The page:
Syrian rebels demand help against ISIS as fighting rages in Ghouta
Rebels in the north and east of Syria have vowed to lay down their arms if they don’t receive help to fight Al-Qaedasplinter group ISIS, as an offensive by a leading Islamist faction targets the militants in the Ghouta suburbs of Damascus.
Eleven rebel groups that are active in the northern provinces of Aleppo and Raqqa issued a statement Wednesday in which they demanded help from the opposition-in-exile National Coalition and the rebel Free Syrian Army, among other groups.
They issued a one-week deadline for the help to arrive, threatening to “throw down our weapons and pull out our fighters” if no assistance materializes.
The rebel groups singled out recent military gains by ISIS in northern Aleppo province, calling them a “threat to the Syrian revolution.”
The groups include the Raqqa Rebel Brigade and the Kurdish Front, as well as smaller, local units from areas of Aleppo province such as the town of Manbij, which has recently come under ISIS control.
ISIS this month also spearheaded an offensive in Iraq, seizing wide swaths of territory as it teamed up with groups of Iraqi Sunni insurgents, and has begun to move captured weaponry and equipment into areas it controls in Syria.
In their statement, the rebel groups also addressed their plea to the Islam Army, one of seven large militias making up the Islamic Front, which largely cooperates with mainstream rebels from the FSA.
The Islam Army has launched its own drive to oust ISIS militants from the Ghouta suburbs of Damascus.
Alloush called the group “khawarij,” an ultraconservative Islamic faction that took shape in the 7th century, infamous for its policy of takfir, or the belief that insufficiently pious Muslims deserved to be killed.
“This group of khawarij, the gang of [Abu Bakr] al-Baghdadi ... tried to destroy jihad in Afghanistan, in Chechnya, in Bosnia-Herzegovina and in Iraq. They have now come to try and destroy jihad in Syria,” he tells dozens of assembled fighters in the video.
In the 15-minute video, Alloush relates several instances of atrocities committed by ISIS militants in recent months, including the murder of a leading rebel commander, known as Abul-Miqdam, famous for his prowess at destroying regime tanks.
Alloush related how, in the wake of battles against regime forces in the Qalamoun region, Abul-Miqdam was seized by ISIS militants in the north of the country.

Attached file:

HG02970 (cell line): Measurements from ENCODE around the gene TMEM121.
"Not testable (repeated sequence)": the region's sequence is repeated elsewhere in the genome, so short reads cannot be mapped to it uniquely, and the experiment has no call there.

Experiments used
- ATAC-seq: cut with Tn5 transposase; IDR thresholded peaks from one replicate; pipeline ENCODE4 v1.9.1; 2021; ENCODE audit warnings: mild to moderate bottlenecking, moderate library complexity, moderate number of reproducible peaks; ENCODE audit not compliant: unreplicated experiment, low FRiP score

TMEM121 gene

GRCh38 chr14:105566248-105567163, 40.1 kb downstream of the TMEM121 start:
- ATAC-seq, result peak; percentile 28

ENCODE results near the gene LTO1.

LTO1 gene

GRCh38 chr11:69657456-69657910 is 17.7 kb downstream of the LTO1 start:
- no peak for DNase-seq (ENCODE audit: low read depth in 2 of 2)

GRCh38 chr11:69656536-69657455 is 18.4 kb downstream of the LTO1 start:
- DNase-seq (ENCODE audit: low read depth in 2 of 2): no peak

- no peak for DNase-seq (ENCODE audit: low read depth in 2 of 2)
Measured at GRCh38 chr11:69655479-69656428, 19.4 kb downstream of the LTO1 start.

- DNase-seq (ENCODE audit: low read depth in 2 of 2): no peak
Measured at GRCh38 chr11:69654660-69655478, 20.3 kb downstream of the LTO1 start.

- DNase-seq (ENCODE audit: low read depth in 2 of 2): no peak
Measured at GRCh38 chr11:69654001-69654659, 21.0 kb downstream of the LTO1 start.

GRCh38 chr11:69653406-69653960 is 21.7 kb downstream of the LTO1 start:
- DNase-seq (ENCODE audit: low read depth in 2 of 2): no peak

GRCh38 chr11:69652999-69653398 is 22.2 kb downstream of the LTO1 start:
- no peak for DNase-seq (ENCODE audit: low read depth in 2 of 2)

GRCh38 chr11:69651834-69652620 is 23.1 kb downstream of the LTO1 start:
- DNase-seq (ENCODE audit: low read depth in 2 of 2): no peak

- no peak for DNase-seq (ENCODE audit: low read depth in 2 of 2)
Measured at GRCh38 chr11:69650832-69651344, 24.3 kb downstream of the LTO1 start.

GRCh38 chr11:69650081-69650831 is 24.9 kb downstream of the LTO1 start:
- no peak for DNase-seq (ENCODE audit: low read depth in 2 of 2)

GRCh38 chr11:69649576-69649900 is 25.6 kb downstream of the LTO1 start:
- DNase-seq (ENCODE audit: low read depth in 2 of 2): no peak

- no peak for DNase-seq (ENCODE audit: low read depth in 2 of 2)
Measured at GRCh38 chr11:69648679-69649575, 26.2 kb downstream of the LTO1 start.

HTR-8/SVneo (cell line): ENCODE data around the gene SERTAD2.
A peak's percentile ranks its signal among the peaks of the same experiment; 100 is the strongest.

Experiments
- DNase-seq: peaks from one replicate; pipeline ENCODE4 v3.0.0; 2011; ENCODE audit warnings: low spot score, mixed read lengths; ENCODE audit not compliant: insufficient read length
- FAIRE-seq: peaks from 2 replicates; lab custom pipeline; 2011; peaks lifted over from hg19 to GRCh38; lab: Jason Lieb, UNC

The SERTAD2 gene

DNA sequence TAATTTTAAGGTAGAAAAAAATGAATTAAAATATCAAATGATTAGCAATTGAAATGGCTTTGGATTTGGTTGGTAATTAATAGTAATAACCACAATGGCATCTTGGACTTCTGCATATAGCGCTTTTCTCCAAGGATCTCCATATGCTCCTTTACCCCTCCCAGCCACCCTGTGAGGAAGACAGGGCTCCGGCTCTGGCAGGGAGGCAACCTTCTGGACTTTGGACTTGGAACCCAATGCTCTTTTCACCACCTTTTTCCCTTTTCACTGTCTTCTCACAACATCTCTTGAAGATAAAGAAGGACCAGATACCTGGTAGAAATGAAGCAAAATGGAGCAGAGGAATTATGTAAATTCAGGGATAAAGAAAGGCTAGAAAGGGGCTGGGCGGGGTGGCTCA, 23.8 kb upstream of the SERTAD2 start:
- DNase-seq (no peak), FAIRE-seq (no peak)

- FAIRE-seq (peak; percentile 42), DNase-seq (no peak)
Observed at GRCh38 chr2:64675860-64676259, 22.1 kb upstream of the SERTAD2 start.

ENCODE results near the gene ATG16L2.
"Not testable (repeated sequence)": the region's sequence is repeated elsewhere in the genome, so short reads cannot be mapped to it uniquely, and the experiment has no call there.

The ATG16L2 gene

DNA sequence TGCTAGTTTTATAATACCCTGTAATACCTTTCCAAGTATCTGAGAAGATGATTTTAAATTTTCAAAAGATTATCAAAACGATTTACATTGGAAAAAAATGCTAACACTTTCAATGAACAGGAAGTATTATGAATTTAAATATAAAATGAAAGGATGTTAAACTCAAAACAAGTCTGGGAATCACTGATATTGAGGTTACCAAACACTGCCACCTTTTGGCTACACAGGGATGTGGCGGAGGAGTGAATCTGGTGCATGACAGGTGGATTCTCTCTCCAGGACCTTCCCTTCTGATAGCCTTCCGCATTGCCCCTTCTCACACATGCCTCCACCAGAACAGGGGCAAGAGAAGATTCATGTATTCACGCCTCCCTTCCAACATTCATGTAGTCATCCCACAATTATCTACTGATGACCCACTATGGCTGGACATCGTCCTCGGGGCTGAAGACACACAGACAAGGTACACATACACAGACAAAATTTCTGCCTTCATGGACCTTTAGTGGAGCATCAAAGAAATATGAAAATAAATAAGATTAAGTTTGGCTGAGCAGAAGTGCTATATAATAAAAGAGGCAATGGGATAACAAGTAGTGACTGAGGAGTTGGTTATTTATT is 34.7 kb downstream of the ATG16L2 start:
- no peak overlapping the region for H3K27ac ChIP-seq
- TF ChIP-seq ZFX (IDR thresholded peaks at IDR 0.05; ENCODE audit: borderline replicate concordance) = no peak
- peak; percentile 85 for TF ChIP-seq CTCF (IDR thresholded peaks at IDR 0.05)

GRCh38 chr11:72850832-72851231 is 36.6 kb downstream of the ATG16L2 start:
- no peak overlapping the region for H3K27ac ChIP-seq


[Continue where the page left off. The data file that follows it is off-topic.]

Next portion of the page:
“They forced him to the ground and slit his throat,” Alloush said, referring to the widely reported incident from last month.
Alloush said he and his comrades in the north had intercepted walkie-talkie conversations between ISIS militants, many of them non-Syrians, which demonstrated their ruthlessness and often utter disregard for civilians they encountered.
“They are dirty bastards, with an evil ideology,” Alloush said.
Tuesday, fighters from the Islam Army ejected ISIS from the Ghouta town of Maydaa after three days of heavy clashes, according to pro-opposition media reports.
The Syrian Observatory for Human Rights, a Britain-based, anti-regime group, said at least 14 Islam Army fighters were killed in the assault, while the number of ISIS casualties was unknown.
The reports said that Islam Army fighters found the bodies of seven men, believed to have been summarily executed by ISIS on the first day of the battle, one of them a media activist working with the rebels.
One report said 15 ISIS fighters were killed in the battles, which saw the militants retreat in the direction of Dumair, further east.
While the ISIS-led offensive in Iraq has grabbed headlines in recent weeks, Syrian rebels have been trying to muster their forces against the Al-Qaeda splinter group. The Observatory reported that seven Islamist rebels were killed Wednesday fighting ISIS in rural Deir al-Zor province, near a former stronghold of the Nusra Front, Al-Qaeda’s official Syria franchise.
In northern Aleppo province, the Observatory said, fierce clashes pitted Islamist militias and the Kurdish Front rebels against ISIS near the villages of Ikhtarin and Rai near the border with Turkey, sparking a “large” exodus of civilians from the area.